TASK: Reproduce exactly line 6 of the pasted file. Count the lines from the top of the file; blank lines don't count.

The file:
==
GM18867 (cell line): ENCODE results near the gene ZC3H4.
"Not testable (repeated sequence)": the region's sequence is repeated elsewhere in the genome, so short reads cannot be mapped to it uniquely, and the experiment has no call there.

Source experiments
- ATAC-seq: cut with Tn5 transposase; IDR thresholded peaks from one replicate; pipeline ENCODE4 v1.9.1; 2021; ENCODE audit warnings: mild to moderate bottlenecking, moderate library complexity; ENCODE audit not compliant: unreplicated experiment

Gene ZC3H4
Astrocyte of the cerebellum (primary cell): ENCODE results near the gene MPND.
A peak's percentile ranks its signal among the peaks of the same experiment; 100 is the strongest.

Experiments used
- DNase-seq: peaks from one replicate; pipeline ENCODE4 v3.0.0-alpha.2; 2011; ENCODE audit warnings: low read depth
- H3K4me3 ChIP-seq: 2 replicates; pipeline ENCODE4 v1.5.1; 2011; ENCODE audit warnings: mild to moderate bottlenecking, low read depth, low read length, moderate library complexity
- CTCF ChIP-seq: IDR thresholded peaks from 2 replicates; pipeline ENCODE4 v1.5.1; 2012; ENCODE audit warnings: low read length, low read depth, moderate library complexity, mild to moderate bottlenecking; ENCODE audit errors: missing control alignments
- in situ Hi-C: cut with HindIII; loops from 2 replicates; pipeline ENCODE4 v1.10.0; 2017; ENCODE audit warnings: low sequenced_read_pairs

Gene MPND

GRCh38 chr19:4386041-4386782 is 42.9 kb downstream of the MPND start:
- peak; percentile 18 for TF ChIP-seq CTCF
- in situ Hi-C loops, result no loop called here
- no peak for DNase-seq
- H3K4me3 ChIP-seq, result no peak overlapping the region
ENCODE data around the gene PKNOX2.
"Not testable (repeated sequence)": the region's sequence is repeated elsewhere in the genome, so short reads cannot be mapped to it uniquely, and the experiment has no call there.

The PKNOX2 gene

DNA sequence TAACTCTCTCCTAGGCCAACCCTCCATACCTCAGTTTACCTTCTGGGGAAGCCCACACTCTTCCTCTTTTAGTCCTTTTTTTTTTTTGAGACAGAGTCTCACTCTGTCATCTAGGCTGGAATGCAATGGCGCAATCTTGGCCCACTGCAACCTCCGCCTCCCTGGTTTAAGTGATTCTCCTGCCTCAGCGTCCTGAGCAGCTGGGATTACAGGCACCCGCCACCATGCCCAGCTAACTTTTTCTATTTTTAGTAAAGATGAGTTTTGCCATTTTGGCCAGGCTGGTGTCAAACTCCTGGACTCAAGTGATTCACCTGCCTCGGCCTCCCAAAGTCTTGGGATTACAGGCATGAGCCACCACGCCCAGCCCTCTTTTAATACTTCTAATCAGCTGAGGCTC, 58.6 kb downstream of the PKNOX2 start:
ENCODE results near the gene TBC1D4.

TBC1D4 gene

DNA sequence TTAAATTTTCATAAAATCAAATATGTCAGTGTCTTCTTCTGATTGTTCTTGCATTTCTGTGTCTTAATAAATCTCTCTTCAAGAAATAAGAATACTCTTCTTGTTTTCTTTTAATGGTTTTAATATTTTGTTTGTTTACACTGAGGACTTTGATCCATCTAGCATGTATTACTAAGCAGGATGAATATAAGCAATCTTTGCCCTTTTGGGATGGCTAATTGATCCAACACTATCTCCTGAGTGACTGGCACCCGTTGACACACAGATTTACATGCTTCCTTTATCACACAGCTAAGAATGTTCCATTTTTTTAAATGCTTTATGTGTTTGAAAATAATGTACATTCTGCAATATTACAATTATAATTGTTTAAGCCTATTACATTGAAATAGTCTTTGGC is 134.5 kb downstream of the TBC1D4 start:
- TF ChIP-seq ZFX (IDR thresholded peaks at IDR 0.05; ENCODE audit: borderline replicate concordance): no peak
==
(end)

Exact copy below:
Astrocyte of the cerebellum (primary cell): ENCODE results near the gene MPND.